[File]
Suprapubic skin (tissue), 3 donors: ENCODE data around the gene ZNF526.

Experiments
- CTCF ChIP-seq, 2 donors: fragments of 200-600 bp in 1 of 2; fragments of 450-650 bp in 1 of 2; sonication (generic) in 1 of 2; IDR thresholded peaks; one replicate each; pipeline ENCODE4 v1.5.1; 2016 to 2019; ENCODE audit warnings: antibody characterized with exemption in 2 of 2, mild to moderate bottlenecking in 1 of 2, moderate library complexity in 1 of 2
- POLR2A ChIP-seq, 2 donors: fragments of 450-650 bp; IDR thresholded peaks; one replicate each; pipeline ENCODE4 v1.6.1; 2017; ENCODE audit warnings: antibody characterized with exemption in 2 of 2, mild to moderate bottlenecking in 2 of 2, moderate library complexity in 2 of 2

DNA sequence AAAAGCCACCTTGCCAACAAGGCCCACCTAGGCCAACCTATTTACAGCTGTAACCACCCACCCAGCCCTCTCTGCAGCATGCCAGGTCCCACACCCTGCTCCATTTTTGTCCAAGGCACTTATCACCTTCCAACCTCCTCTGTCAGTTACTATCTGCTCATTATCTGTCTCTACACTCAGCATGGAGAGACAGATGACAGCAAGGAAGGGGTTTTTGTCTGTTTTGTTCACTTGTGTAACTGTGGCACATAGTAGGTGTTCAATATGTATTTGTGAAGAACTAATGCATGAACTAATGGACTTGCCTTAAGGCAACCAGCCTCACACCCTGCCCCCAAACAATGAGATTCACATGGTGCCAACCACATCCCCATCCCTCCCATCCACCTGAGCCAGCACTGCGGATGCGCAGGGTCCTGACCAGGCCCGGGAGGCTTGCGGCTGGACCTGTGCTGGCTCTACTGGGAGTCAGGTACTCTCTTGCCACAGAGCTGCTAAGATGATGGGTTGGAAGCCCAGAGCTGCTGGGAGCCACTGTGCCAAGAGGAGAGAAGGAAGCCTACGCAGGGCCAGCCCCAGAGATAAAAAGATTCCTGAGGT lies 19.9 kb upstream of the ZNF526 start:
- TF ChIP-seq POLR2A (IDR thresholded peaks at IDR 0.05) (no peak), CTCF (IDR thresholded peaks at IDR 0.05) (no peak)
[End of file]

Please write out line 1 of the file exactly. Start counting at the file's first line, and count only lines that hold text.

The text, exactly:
Suprapubic skin (tissue), 3 donors: ENCODE data around the gene ZNF526.